STARRING: Johnny Depp, Charlize Theron, Joe Morton
1999, 110 Minutes, Directed by: Rand Ravich
Description:A pretty, young woman whose pretty, young astronaut husband comes back
from his most recent space mission a little... odd. Before that fated space
trip, Spencer (Johnny Depp) and Jillian (Charlize Theron) were a sunny,
happy couple with matching blonde hairdos and a predilection for romping in
the sack from extremely clever camera angles. However, after a
communications blackout brings Spencer and his partner back down to earth
prematurely, things are a little... peculiar.
If The Astronaut's Wife was an hour-long episode of the Outer Limits TV series it would have been okay-ish. However, with its flimsy premise stretched out to an almost two hour long feature film, it becomes an endurance test of sorts.
Flimsy? Well, not really. Back in the late-1960s director Roman Polanski used the same plot to generate a classic of paranoid filmmaking, namely Rosemary's Baby. The problem with Astronaut's Wife is that it plays more like a remake of Rosemary's Baby than anything else. (Theron even sports a short blonde haircut similar to that of Mia Farrow in said movie.) Or that is what the title character played by South African-born actress Charlize Theron believes of her astronaut husband (Johnny Depp).
Has the Depp character somehow been possessed by an alien? Or is she just being paranoid? In real life she would probably have sold her story to National Enquirer,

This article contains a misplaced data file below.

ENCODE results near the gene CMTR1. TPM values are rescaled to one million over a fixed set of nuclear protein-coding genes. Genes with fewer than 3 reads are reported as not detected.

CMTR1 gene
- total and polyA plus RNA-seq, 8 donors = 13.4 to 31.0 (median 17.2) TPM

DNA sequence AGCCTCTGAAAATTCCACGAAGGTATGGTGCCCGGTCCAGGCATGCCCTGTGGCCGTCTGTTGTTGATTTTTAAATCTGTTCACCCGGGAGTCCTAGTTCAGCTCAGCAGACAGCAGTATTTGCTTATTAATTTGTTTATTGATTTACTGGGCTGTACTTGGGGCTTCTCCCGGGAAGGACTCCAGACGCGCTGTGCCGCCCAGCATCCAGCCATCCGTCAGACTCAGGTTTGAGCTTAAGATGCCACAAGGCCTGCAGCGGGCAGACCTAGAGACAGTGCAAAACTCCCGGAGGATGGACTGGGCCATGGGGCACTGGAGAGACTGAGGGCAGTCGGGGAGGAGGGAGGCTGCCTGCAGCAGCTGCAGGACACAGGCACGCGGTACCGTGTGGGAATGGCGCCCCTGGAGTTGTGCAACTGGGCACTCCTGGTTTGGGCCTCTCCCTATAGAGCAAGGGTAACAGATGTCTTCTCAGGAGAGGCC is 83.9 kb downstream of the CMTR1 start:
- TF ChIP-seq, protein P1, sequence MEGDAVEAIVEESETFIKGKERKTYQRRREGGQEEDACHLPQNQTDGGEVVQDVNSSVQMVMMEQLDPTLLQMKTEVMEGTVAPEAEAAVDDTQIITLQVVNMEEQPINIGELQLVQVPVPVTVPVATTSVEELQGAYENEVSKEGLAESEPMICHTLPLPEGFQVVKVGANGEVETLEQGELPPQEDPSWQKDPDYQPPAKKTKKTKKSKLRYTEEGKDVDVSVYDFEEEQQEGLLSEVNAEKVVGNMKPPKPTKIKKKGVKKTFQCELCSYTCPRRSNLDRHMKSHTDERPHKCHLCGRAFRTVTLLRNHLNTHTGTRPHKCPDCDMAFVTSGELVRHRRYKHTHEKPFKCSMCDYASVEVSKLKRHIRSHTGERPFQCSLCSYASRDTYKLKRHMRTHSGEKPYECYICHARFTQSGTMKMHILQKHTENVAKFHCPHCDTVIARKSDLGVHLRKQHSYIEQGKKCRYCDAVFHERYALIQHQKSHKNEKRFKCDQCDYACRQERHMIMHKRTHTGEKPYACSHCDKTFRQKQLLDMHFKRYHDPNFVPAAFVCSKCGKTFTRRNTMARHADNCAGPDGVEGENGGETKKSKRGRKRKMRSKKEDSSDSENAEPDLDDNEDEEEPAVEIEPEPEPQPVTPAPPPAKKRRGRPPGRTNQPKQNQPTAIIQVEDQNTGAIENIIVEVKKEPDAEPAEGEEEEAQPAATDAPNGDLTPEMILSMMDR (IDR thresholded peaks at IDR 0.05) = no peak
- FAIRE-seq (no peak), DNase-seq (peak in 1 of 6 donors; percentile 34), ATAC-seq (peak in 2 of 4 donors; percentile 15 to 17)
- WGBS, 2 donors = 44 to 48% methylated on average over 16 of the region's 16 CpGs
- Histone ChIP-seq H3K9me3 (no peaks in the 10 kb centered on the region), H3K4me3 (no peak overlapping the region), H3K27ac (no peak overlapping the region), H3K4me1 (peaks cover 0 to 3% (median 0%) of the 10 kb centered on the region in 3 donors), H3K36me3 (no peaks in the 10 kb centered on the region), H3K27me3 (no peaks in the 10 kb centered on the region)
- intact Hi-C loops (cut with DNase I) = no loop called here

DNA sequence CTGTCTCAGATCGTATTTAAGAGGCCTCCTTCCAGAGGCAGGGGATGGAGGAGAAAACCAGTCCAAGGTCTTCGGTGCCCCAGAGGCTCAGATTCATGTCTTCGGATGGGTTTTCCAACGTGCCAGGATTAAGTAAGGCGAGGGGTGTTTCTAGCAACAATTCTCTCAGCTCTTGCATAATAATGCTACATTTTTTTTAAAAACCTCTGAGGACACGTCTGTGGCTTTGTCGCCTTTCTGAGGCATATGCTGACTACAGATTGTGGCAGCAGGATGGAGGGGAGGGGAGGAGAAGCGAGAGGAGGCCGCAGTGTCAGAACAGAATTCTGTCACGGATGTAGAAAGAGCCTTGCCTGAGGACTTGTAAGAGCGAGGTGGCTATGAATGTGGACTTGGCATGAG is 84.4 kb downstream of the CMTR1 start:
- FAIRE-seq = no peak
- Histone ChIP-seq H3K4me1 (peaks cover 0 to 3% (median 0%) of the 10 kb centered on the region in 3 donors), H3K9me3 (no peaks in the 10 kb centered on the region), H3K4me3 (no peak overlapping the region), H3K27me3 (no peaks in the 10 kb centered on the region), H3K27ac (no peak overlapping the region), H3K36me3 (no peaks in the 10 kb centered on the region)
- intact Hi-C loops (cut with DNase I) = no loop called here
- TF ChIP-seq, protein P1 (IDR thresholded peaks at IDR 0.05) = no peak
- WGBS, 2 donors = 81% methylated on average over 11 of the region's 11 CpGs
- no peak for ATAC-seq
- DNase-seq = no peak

but instead she becomes pregnant. With twins. Always a distressing prospect, but the question is whether she
was impregnated by the character before or after his "possession" . . .
The answers supplied by Astronaut's Wife wouldn't exactly send you reeling. The movie is lots of set-up and very little pay-off, as the movie's climax and resolution would have formed in your mind in its broad strokes, if not downright specifics. Along the way the audience is subjected to the type of atmospheric "horror" that is very understated. In fact, it is so understated that it is almost non-existent.
The problem is that neither Theron nor Depp are up to their respective acting tasks. Depp is simply bland and about as threatening as a cuppasoup. Theron is passable, but (unlike Mia Farrow) she comes across as simply too level-headed to make audiences doubt whether she is unduly paranoid or not.
Even if you haven't seen Rosemary's Baby, chances are you'd still be squirming in your seats. Not from any discomfit generated by on-screen proceedings, but because of the film's unnecessarily long running time.
When its resolution finally comes around, there might be one or two mild surprises in store, depending on whether you have seen the likes of
Species, The Devil's Advocate and any Outer Limits TV episodes.
But the sad truth remains that the ending which must have struck the makers of
Astronaut's Wife as so clever wasn't really at all and I could think of at least one ending which would have come as more of a surprise . . .